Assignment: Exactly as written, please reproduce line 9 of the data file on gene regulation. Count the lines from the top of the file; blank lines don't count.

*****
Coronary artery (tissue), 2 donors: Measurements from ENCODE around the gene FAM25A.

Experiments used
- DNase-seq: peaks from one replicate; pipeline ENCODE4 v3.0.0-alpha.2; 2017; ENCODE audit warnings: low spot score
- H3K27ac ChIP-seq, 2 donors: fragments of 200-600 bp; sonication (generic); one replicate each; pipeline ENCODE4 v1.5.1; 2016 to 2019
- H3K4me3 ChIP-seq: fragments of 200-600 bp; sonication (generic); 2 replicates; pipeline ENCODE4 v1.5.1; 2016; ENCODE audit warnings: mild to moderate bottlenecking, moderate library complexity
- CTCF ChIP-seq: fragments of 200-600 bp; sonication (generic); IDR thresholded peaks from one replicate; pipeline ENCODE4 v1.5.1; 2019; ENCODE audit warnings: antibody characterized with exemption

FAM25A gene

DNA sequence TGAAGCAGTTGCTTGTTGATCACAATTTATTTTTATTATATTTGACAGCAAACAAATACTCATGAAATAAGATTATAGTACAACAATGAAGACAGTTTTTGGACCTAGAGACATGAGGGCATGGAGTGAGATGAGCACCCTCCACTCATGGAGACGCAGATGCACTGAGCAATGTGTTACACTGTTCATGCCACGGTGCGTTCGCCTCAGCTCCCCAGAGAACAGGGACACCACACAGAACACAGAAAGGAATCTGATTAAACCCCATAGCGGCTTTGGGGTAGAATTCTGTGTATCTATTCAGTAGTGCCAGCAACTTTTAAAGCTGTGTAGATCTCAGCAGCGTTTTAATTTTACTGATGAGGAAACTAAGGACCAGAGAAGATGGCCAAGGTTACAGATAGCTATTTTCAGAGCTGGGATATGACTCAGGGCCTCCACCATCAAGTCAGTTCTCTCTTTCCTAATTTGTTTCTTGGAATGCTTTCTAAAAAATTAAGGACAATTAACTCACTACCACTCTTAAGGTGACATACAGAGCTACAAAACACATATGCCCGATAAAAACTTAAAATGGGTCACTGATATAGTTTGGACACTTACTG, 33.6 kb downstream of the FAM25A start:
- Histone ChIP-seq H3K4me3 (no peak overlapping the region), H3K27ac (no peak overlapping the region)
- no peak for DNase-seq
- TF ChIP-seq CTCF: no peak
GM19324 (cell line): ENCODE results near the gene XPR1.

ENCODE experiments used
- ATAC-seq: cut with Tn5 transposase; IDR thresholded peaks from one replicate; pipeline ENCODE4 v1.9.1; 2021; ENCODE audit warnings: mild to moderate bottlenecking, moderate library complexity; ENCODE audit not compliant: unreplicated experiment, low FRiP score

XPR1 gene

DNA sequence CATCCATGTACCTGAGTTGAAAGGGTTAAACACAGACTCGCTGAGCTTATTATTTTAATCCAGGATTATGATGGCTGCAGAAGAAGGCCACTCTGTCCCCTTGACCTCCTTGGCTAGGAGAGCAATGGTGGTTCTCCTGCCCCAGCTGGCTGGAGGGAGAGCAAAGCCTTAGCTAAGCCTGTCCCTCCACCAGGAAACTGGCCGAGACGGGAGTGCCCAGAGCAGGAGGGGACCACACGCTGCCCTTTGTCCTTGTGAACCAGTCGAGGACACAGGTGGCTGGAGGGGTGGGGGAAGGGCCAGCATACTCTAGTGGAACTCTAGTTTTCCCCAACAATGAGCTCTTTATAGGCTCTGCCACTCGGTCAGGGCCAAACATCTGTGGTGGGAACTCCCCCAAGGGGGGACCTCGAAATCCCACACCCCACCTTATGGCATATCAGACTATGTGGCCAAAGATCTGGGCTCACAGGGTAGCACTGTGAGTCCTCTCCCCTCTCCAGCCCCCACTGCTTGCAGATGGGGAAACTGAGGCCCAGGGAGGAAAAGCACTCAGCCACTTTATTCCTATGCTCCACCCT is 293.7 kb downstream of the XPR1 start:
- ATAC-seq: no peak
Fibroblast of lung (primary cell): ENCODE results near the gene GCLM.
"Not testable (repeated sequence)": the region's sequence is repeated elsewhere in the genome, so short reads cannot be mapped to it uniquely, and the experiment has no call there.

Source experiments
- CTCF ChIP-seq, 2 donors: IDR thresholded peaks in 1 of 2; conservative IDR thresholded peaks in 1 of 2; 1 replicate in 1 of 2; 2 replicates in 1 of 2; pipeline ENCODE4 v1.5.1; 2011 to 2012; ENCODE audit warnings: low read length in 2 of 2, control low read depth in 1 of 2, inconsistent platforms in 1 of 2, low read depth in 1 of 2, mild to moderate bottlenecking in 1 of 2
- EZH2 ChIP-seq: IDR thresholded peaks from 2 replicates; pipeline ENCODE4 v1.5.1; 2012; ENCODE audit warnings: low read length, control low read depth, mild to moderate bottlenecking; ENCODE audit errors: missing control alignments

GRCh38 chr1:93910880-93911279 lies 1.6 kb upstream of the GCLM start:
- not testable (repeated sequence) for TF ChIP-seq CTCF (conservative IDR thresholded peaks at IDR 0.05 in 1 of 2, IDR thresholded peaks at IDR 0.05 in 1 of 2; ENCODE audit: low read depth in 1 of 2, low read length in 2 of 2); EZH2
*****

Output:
- Histone ChIP-seq H3K4me3 (no peak overlapping the region), H3K27ac (no peak overlapping the region)